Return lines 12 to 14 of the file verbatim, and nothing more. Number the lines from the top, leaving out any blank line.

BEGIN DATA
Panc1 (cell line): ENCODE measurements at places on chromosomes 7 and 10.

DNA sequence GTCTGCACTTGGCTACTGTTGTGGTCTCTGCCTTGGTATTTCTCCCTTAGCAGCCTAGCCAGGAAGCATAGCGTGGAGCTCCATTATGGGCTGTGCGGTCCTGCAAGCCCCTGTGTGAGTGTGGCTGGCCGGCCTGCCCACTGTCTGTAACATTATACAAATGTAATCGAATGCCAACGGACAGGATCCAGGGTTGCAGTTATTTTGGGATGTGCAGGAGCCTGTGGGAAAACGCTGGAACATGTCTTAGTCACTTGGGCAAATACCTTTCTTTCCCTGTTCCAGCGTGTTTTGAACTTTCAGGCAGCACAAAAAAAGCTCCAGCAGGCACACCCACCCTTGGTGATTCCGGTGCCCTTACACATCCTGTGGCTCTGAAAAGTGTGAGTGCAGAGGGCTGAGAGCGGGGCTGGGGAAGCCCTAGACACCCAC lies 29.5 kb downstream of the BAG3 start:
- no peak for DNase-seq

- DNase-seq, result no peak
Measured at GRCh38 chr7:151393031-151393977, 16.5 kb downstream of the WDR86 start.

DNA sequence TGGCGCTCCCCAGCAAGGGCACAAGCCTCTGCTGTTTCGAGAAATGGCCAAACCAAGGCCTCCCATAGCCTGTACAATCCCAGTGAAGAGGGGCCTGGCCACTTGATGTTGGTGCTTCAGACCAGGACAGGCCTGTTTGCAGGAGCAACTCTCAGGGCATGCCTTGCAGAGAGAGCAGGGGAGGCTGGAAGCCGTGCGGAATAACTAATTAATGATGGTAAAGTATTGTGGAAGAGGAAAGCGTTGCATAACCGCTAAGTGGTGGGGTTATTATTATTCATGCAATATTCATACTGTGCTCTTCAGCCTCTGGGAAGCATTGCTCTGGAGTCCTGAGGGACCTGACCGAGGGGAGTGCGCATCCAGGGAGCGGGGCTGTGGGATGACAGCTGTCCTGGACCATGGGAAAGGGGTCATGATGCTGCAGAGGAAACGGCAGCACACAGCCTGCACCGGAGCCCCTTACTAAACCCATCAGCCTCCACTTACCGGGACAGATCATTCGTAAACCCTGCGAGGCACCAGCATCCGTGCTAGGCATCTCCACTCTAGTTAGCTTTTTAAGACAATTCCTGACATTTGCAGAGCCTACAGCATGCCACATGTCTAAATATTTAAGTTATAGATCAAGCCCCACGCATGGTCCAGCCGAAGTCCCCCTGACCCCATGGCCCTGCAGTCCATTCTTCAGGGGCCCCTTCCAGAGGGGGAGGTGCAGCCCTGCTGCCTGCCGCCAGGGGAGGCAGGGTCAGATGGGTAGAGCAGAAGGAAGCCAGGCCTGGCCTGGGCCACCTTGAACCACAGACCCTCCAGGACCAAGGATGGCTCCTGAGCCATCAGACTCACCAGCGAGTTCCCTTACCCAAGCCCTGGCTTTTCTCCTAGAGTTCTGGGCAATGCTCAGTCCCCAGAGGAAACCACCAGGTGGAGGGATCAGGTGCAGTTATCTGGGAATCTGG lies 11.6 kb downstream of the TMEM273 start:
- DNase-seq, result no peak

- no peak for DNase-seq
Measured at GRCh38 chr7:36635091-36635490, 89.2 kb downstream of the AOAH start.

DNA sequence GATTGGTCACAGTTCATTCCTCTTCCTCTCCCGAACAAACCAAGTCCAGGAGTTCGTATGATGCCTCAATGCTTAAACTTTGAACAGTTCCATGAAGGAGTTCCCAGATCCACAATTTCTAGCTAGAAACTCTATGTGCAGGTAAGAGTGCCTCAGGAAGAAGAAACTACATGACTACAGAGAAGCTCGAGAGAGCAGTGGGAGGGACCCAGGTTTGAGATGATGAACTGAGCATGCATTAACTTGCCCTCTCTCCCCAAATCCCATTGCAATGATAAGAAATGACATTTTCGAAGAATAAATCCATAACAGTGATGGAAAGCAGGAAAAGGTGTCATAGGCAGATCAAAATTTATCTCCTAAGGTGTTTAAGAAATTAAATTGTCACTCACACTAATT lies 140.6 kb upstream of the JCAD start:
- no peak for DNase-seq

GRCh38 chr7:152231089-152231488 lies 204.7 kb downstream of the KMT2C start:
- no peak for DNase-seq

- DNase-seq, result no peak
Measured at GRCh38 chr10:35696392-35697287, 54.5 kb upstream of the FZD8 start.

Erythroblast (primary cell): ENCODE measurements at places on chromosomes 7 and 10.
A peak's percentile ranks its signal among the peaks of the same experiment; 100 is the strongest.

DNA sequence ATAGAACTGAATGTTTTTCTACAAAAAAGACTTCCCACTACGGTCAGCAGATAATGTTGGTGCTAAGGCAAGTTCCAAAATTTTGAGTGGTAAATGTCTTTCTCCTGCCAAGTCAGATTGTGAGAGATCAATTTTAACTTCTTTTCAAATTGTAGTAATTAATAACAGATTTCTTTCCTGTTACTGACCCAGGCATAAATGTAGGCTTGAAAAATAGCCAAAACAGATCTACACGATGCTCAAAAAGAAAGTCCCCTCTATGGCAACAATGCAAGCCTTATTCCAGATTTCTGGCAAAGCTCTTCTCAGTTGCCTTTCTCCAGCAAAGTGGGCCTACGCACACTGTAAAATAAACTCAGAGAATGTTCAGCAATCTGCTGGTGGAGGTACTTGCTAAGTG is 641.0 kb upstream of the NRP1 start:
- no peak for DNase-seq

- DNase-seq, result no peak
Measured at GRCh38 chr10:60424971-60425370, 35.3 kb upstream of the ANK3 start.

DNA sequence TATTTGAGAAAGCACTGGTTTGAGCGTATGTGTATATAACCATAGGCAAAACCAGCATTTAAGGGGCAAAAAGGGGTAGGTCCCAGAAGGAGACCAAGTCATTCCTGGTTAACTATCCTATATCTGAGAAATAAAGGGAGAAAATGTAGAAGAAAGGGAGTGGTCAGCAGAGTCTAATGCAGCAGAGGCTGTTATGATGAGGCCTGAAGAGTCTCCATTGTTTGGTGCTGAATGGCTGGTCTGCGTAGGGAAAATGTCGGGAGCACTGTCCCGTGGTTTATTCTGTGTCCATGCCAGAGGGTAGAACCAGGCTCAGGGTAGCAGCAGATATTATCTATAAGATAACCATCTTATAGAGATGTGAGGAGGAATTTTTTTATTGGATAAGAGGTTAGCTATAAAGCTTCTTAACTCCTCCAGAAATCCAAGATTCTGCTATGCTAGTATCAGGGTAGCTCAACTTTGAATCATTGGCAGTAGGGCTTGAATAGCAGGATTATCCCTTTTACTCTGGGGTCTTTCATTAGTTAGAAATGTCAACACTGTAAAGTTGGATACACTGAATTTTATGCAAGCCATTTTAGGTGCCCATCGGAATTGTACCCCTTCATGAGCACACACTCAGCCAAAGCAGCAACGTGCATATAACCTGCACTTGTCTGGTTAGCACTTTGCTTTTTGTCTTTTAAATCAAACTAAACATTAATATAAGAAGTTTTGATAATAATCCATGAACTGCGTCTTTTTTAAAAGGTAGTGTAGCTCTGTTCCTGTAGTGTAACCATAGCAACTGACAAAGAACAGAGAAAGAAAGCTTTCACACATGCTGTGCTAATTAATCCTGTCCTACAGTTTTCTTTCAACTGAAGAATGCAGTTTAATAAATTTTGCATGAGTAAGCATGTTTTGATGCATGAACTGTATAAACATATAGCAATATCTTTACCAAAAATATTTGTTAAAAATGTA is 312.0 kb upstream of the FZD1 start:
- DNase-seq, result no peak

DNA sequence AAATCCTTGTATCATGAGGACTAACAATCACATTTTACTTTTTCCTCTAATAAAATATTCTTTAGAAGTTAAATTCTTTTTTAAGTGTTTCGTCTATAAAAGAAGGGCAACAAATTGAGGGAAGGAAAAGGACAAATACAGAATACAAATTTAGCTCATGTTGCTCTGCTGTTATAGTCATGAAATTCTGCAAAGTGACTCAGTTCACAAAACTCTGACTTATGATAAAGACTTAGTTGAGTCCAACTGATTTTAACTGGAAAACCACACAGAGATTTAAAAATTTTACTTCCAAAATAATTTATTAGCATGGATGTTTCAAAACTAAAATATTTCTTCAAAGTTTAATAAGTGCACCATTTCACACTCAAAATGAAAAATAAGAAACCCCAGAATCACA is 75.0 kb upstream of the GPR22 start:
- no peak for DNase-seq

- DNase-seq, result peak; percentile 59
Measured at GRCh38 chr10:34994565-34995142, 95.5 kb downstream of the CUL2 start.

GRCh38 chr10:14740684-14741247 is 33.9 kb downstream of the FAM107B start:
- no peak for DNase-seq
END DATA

GRCh38 chr7:152231089-152231488 lies 204.7 kb downstream of the KMT2C start:
- no peak for DNase-seq

- DNase-seq, result no peak